We Out Here, We Out Here

By Christian Zimonick, Features Editor

WOH

SCORE: 7.1

We Out Here is a compiled exposition of London’s burgeoning and experimental Jazz scene out via independent label Brownswood Recordings. Directed by saxophonist Shabaka Hutchings, the album is sleek, futuristic, immaculately-produced and maintains some coherence despite its huddled construction. While it pushes a few sonic boundaries, We Out Here is mostly enjoyable as a very listenable, very cool collection of modern Jazz.

The sounds and instruments featured on We Out Here are numerous. Each song has its own feel but all are ultimately united by a production style that features clean, beefy lows and crystal-clear mids and highs. The first track, “Inside the Acorn,” by ensemble Maisha is one of the album’s highlights. Its sound is seemingly imitative of the lush textures featured 45 years ago on Don Cherry’s Orient, but with a cleaner and more restrained feel. Shabaka Hutching’s “Black Skin, Black Masks” is another standout track with its rhythmic complexities, interplaying woodwinds and shifting moods. Hutching’s work is the freest and most interpretive on the album.

Moses Boyd’s “The Balance” and Triforce’s “Walls” stray the furthest from the typical instrumental boundaries for Jazz music. The former features drum-machine percussion and futuristic synthesizers, resolving from an electronic track to an outpouring of brass improvisational intensity in its latter half. “Walls” features prominently some electric guitar riffage before morphing into a minimal electronic beat at its conclusion.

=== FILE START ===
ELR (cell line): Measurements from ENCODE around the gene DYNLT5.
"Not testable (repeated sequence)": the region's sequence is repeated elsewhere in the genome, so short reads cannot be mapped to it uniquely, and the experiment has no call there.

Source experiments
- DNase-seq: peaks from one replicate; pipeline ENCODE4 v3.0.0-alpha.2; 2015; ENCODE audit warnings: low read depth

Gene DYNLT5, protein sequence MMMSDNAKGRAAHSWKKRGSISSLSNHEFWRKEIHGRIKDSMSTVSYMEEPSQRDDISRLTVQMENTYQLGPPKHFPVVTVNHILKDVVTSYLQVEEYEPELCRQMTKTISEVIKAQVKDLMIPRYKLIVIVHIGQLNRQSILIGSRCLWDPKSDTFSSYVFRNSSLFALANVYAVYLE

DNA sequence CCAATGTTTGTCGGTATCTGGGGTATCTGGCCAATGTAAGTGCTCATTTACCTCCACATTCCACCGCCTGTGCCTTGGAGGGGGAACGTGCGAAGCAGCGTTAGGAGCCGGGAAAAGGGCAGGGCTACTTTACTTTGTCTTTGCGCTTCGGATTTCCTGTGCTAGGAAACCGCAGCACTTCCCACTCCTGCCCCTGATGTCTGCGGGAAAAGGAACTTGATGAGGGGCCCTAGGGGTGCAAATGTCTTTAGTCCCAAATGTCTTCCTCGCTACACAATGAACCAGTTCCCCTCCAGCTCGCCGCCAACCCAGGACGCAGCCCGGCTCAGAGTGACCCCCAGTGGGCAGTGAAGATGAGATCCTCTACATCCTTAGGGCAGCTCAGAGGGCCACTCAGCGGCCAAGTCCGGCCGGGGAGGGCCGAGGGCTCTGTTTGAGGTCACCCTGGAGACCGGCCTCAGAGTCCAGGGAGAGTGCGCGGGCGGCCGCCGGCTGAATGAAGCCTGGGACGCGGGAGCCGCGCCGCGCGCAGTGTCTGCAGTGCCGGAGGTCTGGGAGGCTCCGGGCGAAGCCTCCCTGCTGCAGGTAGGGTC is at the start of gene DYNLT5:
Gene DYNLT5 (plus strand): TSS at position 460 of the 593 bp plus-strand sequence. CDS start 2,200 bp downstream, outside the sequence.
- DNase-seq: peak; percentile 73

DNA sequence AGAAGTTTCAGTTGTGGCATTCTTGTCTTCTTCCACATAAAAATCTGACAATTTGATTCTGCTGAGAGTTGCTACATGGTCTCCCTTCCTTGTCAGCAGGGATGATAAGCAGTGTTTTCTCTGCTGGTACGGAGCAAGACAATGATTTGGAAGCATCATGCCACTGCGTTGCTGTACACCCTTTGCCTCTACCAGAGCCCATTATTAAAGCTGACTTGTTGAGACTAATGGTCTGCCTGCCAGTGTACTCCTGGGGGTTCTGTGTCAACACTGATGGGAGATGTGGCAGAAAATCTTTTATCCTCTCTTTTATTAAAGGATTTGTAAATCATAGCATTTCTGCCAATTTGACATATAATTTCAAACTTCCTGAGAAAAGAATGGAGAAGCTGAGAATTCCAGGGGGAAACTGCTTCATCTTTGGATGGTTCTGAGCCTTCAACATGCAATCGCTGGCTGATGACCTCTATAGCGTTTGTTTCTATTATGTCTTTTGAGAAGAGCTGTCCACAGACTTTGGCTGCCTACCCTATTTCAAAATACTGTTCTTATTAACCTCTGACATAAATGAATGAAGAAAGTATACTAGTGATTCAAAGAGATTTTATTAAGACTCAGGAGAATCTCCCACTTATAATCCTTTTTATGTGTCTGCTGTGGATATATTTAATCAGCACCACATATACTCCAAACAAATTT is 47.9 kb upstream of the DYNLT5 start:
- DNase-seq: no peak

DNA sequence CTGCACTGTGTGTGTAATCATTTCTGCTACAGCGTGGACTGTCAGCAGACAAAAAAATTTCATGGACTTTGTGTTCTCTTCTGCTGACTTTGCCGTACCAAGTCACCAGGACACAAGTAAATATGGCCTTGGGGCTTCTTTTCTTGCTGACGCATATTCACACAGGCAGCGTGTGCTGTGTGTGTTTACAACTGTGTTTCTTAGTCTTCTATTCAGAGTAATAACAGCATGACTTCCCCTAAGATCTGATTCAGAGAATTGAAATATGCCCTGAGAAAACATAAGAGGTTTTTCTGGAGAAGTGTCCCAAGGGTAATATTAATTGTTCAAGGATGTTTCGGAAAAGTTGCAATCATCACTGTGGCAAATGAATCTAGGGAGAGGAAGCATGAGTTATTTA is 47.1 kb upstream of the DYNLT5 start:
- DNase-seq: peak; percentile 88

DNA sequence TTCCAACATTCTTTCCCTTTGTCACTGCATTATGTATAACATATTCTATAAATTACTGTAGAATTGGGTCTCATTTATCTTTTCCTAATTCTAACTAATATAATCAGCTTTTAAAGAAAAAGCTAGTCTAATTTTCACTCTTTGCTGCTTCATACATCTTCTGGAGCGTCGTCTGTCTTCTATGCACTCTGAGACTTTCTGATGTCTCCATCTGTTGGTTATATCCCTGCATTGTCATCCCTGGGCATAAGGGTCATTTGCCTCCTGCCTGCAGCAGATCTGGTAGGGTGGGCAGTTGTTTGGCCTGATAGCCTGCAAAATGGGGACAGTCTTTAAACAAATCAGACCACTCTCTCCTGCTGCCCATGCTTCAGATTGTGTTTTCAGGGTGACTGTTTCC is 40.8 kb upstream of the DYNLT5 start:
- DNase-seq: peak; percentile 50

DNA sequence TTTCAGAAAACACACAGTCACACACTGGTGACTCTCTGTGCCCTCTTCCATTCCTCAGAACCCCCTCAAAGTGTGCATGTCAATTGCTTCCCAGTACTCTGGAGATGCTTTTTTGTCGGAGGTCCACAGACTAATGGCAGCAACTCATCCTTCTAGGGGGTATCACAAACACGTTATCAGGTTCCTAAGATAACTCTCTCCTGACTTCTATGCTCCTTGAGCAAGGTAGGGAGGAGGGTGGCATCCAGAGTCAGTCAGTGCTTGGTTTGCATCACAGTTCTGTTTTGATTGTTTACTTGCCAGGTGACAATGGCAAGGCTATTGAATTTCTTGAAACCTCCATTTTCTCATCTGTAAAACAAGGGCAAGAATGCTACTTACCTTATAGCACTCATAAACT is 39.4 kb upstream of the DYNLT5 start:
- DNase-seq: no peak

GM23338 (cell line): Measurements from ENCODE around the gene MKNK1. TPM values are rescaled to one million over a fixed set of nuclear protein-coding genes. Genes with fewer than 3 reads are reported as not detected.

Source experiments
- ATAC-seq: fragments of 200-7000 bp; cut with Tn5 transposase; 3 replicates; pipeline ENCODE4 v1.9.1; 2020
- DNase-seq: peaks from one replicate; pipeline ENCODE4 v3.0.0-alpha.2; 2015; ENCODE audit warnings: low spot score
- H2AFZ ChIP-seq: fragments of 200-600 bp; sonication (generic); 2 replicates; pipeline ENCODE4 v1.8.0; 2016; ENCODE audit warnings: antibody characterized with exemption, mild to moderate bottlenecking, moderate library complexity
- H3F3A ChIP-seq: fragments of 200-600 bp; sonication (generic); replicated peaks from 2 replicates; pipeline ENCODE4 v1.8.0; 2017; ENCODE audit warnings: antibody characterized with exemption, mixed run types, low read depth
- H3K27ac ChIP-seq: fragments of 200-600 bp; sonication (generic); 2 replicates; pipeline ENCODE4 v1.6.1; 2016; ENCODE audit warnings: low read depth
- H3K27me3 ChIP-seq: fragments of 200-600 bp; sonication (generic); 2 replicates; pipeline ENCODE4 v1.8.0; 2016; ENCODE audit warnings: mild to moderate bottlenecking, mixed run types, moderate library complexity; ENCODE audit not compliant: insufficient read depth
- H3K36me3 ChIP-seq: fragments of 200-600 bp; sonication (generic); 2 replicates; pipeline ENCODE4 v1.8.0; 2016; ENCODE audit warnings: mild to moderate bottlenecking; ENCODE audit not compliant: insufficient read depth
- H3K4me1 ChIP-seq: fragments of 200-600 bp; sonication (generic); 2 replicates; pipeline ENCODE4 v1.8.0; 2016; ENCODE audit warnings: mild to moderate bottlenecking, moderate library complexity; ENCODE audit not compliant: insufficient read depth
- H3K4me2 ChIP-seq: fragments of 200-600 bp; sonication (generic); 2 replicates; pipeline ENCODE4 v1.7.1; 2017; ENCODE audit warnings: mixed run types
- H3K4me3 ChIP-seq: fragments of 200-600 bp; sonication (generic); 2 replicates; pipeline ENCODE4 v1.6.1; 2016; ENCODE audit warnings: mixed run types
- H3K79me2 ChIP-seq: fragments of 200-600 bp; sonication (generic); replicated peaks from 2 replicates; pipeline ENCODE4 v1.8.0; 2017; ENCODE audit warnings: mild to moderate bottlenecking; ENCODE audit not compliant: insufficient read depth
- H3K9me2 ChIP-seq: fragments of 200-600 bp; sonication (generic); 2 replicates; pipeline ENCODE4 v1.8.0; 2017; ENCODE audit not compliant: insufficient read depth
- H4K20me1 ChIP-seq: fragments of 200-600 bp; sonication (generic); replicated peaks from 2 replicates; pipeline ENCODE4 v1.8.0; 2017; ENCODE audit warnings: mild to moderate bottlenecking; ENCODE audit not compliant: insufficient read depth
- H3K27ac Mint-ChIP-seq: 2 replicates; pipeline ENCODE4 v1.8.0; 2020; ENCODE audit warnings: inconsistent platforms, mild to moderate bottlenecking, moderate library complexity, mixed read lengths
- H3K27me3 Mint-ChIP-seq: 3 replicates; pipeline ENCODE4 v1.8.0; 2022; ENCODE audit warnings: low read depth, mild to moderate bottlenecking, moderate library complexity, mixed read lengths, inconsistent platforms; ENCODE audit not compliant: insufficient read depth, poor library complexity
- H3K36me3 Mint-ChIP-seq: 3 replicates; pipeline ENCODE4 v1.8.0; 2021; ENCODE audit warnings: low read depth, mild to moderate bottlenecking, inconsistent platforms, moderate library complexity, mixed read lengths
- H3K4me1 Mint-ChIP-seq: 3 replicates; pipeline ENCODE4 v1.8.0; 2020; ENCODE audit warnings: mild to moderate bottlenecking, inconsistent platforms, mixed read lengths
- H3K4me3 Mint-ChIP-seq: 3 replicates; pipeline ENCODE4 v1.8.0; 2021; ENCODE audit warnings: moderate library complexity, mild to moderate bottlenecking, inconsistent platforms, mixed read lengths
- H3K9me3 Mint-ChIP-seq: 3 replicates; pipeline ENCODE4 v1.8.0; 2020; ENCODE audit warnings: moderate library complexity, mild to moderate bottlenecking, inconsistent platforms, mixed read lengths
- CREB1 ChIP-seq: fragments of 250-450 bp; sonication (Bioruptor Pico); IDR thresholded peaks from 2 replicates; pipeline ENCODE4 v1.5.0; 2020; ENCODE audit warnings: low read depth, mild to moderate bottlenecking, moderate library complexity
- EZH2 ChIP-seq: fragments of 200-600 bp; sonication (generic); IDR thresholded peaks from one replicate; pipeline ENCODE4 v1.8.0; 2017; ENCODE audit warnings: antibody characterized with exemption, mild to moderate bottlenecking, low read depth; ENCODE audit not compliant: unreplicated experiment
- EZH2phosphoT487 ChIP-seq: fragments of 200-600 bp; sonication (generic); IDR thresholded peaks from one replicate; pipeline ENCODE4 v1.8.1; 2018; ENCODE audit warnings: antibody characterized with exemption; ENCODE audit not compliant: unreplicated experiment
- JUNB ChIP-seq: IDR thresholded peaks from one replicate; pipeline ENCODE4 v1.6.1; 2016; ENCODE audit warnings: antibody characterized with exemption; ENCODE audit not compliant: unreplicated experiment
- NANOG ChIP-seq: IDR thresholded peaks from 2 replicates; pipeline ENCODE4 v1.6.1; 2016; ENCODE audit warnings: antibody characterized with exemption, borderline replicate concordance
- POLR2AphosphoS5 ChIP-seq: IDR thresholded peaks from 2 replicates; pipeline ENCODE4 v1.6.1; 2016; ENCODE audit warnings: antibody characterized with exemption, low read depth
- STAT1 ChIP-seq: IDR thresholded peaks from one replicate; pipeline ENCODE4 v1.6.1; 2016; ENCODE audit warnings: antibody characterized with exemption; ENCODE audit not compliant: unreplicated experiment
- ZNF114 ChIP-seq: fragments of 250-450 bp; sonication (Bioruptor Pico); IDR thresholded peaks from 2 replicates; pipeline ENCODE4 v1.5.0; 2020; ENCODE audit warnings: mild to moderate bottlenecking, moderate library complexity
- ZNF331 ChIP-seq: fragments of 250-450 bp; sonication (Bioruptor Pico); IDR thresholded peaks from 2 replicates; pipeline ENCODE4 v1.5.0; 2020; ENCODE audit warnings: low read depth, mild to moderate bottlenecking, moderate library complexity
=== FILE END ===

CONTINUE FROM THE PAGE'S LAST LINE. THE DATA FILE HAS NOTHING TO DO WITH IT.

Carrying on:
The rest of the album follows a thread of Jazz fusion intertwined with electronic sounds. “Brockley” by Theon Cross is blocky and a bit repetitious. “Abusey Junction” by Kokoroko features some lovely Rhodes work and a beachy electric guitar. None of the tracks stand out too much, but as a whole We Out Here is a satisfying listen that covers a lot of Jazz’s current sonic landscape. Hutchings deserves praise for how composed the whole thing feels, despite the variety of sounds it presents.

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